What Do Students Want in a Dean of Student Life?

student life

The dean of student life serves as the head of the Student Life department, which consists of Residential and Greek Life, Career Development, the Wellness Center, Spiritual Life, Dining Services and the Emerson Center for Leadership and Service. PHOTO COURTESY OF WESTMINSTER COLLEGE.


Students express the qualities they would like to see in their dean of student life.

After former Dean of Student Life Stephanie Krauth resigned from the position in the fall, major changes and developments in Student Life, such as the announcement that Director of Plant Operations Dan Haslag would be fulfilling the position’s duties after the appointed interim dean Carolyn Perry took a leave of absence, have been explained via email. However, many students feel they received little information about the search for the new dean between Krauth’s resignation in November and March, when it was announced Westminster would not be hiring any of the final candidates who came to campus for interviews. During these months, students have expressed frustration about the lack of communication and involvement in the process.

The dean of student life serves as the head of the Student Life department, which consists of Residential and Greek Life, Career Development, the Wellness Center, Spiritual Life, Dining Services and the Emerson Center for Leadership and Service. The dean’s responsibilities include strategic planning and supervision of student life by monitoring business plans, goals and services; budget allocation; college promotion and reporting to the president on student needs and student research.

Currently, Haslag continues to carry out these duties indefinitely.

“I’m happy to serve the college in any capacity that my experience and skillset is of value,” Haslag said. “In my current role, I thoroughly enjoy working closely with our amazing students, and I remain focused on supporting their success. Thus, [there is] no hurry to give up the ‘Dean Dan’ title yet.”

Mark Boulton, associate professor of history and a member of the previous search committee, said that Haslag is “a very outgoing person who is easy to talk to about issues.”

After Haslag was named interim dean, the administration assembled a search committee of students, faculty and staff. The committee was tasked with finding a well-qualified candidate who would be a good fit for Westminster and could take on the role of dean of student life permanently. According to the college’s official announcement of the position, the minimum requirement for consideration is “a master’s degree in relevant fields and a history of distinguished service.” The announcement also specified a preference for a doctoral degree in student personnel, higher education or educational leadership. Candidates were also expected to have knowledge in areas such as Title IX requirements and retention theory, as well as experience working with Greek organizations and international and minority students.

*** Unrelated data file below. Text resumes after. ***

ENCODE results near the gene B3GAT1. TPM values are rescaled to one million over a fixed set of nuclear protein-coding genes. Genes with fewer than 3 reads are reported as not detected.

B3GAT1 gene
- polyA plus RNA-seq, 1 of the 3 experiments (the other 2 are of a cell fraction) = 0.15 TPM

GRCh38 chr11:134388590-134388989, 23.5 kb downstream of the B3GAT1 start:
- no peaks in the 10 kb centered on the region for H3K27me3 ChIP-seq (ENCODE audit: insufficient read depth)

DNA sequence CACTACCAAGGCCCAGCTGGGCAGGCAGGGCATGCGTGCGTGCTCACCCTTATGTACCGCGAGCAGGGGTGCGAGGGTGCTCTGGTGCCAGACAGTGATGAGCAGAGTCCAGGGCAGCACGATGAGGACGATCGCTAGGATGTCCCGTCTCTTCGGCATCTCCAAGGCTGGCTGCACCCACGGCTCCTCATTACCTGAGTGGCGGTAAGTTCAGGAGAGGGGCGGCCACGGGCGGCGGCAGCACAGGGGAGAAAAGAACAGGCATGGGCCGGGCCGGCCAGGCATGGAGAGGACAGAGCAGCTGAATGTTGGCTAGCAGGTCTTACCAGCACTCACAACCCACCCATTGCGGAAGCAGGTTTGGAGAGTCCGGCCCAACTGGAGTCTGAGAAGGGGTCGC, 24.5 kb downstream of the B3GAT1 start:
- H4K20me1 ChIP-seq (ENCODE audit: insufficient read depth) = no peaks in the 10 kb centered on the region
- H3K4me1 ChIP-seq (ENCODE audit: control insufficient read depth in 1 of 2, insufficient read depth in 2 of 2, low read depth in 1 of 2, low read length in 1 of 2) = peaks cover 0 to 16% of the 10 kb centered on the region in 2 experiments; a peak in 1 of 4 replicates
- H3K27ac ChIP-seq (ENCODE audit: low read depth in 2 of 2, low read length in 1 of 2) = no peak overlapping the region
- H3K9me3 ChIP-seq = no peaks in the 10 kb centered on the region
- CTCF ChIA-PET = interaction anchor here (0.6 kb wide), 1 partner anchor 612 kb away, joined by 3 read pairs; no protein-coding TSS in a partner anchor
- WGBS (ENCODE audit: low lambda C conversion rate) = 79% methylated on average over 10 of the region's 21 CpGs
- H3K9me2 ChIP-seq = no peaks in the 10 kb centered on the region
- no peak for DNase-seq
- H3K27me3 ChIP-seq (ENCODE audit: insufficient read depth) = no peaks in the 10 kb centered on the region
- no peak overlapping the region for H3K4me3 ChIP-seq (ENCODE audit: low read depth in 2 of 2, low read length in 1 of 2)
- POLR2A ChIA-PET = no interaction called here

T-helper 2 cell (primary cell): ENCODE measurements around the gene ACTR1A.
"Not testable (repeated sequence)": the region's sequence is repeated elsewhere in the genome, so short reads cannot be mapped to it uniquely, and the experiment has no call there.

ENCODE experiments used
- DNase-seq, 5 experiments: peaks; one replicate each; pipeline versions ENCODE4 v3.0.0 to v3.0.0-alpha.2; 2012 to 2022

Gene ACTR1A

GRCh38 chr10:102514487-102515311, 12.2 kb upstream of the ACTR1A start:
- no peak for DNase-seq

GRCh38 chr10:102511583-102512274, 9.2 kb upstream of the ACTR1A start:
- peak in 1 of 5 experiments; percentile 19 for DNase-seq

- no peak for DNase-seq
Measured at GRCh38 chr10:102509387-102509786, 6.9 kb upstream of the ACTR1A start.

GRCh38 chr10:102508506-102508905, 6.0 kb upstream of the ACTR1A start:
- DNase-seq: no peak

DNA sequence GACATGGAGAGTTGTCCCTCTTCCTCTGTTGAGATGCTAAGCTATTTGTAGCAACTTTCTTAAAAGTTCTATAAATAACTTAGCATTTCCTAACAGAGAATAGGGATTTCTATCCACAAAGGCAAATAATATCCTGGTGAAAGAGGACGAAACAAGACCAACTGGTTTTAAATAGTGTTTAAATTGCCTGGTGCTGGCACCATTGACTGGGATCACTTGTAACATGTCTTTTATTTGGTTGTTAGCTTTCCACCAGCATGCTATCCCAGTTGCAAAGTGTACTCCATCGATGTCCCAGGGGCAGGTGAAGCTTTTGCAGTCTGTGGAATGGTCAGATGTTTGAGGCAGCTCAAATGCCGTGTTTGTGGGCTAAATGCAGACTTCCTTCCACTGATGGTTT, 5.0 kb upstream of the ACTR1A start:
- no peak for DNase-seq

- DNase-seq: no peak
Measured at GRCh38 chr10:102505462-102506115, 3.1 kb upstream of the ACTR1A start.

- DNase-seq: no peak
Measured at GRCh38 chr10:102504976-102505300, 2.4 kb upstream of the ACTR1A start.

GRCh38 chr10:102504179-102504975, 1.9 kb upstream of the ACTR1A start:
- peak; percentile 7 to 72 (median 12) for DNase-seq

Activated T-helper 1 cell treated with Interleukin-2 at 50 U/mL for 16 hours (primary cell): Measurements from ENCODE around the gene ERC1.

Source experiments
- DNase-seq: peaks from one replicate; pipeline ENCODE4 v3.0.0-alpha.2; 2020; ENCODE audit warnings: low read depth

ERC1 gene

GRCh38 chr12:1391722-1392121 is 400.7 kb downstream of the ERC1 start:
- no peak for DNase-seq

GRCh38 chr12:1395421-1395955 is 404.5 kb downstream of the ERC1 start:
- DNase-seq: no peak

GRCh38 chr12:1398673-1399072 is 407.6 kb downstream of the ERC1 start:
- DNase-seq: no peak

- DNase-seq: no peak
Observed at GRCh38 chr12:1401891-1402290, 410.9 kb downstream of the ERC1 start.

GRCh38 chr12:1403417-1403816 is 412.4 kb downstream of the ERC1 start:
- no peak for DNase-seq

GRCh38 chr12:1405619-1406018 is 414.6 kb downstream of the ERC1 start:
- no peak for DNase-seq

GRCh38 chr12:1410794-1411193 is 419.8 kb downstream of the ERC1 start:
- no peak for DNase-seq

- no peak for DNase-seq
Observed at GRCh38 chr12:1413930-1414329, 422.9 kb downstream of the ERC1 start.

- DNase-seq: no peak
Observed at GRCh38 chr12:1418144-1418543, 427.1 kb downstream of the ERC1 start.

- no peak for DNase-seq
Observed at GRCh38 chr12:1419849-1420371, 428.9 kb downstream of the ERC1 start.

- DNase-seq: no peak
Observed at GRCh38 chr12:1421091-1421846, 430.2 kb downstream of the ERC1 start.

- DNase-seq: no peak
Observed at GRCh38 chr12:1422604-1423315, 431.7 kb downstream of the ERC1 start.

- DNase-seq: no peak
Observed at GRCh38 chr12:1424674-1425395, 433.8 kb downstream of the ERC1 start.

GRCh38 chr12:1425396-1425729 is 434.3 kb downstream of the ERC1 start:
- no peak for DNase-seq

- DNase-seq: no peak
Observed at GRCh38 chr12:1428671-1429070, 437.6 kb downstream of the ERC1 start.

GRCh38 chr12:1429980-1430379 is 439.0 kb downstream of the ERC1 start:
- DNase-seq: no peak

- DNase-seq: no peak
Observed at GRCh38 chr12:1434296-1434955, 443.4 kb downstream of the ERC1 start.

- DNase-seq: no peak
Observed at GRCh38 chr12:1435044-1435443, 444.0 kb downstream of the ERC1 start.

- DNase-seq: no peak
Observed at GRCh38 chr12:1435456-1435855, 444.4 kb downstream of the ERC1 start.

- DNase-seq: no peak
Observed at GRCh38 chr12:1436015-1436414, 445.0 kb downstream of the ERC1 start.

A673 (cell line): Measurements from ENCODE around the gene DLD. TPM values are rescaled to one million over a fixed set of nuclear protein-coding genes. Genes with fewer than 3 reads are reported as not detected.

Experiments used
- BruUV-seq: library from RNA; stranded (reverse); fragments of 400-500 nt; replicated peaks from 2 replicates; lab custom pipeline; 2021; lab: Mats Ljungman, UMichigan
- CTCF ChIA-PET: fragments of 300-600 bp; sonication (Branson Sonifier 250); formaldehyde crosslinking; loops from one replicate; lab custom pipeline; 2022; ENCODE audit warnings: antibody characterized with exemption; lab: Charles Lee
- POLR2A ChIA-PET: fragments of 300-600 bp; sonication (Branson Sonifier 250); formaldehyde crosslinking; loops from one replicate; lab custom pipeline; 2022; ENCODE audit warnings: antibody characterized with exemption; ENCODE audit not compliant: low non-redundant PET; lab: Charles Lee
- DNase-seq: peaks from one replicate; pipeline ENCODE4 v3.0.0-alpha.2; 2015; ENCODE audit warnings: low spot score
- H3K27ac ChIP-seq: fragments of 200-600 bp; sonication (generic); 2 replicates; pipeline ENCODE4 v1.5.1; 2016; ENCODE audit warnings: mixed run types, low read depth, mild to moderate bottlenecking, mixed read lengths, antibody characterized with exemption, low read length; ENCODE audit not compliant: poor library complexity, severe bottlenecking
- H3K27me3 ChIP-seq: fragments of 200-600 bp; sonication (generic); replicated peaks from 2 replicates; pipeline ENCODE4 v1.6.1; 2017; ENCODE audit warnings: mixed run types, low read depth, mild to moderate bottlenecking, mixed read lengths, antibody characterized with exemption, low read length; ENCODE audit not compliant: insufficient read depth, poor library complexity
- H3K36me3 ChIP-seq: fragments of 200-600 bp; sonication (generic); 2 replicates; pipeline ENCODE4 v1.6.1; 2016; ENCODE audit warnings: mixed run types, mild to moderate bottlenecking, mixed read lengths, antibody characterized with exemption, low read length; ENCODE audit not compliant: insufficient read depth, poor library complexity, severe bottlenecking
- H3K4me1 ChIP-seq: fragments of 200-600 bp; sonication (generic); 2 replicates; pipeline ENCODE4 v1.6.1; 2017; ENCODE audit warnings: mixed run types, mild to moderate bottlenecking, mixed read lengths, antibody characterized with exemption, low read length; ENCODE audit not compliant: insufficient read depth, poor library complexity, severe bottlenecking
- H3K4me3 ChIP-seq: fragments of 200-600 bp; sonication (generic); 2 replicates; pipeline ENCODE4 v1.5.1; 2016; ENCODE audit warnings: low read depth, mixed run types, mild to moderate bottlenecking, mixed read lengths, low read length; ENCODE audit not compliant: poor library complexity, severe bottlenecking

Westminster’s administration has clear-cut criteria for selecting a new dean of student life, but students feel that there has been significant disconnect with the student body on what these criteria should be. While administrators have been looking for a candidate with the proper certificates, degrees and experience, students want someone more personal and relatable.

“I want a dean of students who doesn’t just sit in an office, but has a genuine commitment to constantly engaging with students,” Joseph Opoku, ’18, said.

Students say that they want a dean who will restore and rebuild the relationship between them and the administration. Students have expressed that, in recent years, they have felt a lack of transparency from the administration, leading to communication issues. The new dean, students say, should restore the relationship between administrators and students and should represent students first.